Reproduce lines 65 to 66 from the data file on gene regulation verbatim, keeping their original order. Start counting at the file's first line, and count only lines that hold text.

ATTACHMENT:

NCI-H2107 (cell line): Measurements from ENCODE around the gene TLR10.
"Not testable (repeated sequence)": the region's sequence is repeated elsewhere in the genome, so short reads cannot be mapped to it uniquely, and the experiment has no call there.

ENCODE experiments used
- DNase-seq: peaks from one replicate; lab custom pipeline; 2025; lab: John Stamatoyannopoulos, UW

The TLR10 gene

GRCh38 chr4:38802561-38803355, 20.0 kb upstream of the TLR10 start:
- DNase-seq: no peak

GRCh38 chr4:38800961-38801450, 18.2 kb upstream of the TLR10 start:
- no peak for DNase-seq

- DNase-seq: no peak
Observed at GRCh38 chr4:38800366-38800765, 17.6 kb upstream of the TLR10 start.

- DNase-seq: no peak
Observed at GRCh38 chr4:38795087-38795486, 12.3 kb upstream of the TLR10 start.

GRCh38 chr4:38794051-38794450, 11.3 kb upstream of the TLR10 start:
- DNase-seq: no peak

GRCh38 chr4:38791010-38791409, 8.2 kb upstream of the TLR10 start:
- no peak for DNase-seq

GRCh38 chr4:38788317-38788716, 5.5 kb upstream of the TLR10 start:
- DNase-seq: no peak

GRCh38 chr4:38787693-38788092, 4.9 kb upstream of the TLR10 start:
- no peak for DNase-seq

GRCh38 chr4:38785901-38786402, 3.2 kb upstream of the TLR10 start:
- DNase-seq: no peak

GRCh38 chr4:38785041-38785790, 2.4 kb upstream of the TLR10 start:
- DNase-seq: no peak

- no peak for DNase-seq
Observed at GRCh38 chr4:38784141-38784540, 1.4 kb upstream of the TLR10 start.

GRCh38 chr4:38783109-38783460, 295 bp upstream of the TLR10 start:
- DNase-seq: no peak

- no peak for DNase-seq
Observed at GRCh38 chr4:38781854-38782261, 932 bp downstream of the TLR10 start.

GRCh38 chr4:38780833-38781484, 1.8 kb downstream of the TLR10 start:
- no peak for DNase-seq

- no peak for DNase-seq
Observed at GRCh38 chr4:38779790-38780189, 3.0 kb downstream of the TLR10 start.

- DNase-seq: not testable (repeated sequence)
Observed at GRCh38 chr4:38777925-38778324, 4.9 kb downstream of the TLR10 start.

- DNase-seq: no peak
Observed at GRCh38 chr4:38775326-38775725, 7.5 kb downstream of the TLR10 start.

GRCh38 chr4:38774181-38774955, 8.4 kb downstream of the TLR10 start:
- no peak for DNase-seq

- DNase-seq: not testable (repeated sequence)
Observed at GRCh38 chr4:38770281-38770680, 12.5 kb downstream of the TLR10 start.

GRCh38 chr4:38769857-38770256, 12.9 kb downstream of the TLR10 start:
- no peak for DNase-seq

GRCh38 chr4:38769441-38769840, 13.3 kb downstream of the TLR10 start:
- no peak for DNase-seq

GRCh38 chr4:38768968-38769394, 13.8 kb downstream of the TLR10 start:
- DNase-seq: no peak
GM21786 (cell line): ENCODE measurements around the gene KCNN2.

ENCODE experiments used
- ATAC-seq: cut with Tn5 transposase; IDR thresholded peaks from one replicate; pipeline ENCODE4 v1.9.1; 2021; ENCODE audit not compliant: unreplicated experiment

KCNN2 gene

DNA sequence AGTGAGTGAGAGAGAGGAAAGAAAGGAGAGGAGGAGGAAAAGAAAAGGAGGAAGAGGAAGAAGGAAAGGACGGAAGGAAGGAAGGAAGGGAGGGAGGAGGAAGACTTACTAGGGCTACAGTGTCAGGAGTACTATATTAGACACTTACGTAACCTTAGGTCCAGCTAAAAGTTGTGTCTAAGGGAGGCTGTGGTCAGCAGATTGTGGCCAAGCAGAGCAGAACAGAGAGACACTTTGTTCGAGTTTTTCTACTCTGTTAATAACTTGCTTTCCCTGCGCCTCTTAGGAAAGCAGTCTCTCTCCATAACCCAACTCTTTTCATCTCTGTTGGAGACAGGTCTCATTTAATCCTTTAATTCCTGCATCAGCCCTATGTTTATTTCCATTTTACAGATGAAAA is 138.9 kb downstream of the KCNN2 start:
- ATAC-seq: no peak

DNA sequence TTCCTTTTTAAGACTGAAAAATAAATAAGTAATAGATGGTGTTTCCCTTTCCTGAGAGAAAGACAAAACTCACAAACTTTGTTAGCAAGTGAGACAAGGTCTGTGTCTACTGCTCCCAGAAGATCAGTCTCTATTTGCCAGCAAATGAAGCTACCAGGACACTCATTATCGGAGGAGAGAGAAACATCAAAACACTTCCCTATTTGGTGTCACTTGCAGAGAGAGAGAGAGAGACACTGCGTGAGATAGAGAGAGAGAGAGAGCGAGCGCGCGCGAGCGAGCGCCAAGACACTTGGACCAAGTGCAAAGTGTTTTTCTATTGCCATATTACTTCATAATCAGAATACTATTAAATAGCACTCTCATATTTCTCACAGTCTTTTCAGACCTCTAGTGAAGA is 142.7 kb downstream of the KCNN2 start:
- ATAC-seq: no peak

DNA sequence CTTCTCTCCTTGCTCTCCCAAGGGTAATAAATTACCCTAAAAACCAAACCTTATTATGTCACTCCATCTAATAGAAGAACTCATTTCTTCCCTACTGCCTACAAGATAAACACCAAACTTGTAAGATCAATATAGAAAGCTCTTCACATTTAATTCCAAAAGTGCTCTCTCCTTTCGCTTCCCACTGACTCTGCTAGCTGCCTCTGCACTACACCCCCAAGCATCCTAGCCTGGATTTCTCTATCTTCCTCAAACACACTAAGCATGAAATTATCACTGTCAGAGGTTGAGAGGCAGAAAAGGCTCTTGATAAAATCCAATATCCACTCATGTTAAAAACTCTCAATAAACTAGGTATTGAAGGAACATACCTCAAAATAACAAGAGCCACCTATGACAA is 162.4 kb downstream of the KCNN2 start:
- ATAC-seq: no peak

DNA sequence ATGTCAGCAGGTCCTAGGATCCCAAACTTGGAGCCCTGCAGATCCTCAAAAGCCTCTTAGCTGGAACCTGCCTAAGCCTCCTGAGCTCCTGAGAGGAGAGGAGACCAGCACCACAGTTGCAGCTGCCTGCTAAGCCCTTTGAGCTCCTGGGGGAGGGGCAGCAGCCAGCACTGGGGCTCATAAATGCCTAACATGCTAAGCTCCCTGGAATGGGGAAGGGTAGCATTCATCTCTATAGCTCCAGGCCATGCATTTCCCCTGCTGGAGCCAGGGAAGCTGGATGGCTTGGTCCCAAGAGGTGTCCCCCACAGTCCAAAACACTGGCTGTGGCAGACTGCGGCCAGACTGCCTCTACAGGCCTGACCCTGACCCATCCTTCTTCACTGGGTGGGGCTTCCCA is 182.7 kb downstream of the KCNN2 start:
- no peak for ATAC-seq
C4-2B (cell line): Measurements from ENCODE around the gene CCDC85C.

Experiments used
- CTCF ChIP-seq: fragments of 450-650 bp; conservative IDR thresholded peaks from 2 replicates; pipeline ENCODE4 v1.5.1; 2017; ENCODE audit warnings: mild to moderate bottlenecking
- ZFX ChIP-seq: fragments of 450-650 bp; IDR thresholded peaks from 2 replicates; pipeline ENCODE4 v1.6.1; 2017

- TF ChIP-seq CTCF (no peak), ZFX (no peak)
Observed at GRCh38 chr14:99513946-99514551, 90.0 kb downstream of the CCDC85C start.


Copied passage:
- ZFX ChIP-seq: fragments of 450-650 bp; IDR thresholded peaks from 2 replicates; pipeline ENCODE4 v1.6.1; 2017

- TF ChIP-seq CTCF (no peak), ZFX (no peak)